U.S. Medical Prices Highest In the World
Posted by: Cathy Arnst on November 02
There is a set of charts flying around the policy blogosphere today that starkly illustrates why the U.S. devotes almost 18% of its gross domestic product to health care spending, while other wealthy nations spend no more than 10% or 11%: Because we pay far, far more per unit of care than any other country.
The 36-page document was put together in September by the International Federation of Health Plans, which represents 100 insurers in 31 countries. It consists of a number of charts that show the difference between what the U.S. pays for any number of medical services, and what other industrialized countries pay.
Other countries pay less because their governments set national prices, even in those nations with private insurers. Also, no other country has the range of fees for a single procedure that is seen in the U.S. bars. Of course, doctors typically earn less as a result, hospitals bring in less revenue, and drug prices are cheaper. But the quality of care in other nations is rated higher than the U.S. on any number of measures. Also, note the range of prices in the U.S., another quirk of the American medical system, where each provider and payer negotiates their own set or prices.
Washington Post columnist Ezra Klein, who first posted the charts, was alerted to them byGeorge Halvorson, CEO of Kaiser Permanent the nation's largest non-profit insurer. Halvorson complained that the health care debate rarely touches on the price we pay: "A health-care debate in this country that isn't aware of the price differential is not an informed debate." Klein continues:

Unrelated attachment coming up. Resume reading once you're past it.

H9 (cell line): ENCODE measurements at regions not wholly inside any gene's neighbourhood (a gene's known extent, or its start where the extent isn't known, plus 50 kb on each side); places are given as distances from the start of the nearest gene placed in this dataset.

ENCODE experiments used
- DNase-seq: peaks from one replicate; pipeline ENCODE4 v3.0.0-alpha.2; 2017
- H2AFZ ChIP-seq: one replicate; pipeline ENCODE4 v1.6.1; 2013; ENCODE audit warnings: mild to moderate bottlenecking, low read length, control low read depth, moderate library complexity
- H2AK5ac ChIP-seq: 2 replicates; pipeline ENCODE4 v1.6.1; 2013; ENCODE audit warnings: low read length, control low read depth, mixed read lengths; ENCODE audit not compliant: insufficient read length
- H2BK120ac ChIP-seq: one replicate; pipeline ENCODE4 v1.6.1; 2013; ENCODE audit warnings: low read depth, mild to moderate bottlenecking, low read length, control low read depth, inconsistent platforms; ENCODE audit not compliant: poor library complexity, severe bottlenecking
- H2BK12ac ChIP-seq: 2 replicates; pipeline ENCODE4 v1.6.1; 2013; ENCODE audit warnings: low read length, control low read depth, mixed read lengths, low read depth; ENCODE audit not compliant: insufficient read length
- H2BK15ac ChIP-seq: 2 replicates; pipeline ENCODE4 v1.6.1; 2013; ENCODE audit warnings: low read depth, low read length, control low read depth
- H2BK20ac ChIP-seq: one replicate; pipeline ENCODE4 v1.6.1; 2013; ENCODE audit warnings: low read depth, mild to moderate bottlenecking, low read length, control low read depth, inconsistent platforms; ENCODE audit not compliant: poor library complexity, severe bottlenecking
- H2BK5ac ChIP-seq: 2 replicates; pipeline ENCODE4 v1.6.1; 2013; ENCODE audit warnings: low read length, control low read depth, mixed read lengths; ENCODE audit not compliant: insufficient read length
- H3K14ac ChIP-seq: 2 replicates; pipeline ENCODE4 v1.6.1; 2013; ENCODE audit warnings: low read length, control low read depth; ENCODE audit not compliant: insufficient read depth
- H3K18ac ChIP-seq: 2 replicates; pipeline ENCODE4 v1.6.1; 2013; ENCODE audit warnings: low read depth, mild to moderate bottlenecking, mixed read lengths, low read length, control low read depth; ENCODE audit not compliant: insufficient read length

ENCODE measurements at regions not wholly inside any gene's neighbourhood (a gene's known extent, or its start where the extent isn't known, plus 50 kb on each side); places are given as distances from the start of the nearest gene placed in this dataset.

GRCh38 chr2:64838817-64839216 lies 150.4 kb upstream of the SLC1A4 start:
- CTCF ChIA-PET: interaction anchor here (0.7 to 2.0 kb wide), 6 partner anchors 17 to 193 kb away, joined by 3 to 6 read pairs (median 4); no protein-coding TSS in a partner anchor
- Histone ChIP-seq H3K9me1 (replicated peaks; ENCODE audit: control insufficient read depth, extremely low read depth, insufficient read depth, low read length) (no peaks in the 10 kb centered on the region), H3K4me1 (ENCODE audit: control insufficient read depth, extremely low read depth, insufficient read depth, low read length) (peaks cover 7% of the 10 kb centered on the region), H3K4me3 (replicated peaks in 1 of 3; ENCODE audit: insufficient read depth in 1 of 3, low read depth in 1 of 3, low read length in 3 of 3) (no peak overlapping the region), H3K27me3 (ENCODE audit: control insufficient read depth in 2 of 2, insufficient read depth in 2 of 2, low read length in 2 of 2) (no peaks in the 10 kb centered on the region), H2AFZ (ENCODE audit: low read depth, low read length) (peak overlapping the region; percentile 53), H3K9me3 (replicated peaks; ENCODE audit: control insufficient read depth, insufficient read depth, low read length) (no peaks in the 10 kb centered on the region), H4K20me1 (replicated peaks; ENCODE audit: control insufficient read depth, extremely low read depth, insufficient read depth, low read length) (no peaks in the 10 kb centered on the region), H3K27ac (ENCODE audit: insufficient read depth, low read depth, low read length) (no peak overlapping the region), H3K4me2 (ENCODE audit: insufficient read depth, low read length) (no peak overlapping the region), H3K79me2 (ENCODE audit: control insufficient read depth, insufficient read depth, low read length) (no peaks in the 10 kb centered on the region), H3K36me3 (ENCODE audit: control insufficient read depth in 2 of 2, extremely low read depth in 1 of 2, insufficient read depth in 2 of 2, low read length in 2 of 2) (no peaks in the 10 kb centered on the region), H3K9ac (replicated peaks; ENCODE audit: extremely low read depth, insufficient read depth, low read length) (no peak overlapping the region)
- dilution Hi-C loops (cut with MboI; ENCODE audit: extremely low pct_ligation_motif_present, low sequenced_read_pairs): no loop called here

As Halvorson explained, and academics and consultancies have repeatedly confirmed, if you leave everything else the same -- the volume of procedures, the days we spend in the hospital, the number of surgeries we need -- but plug in the prices Canadians pay, our health-care spending falls by about 50 percent.
Over at the blog The Incidental Economist, Austin Frankt points out that any number of studies support the Federation of Health Plans conclusions, including a 2007 report by the Congressional Research Service. Says Frankt:
The high U.S. spending on health care relative to other OECD nations must be due to relatively higher prices or greater health care consumption or both. The consensus in the academic literature is that price, not quantity, is to blame.
Or as Princeton Economist Uwe Reinhardt and collaborators put it so succinctly: "It's The Prices, Stupid."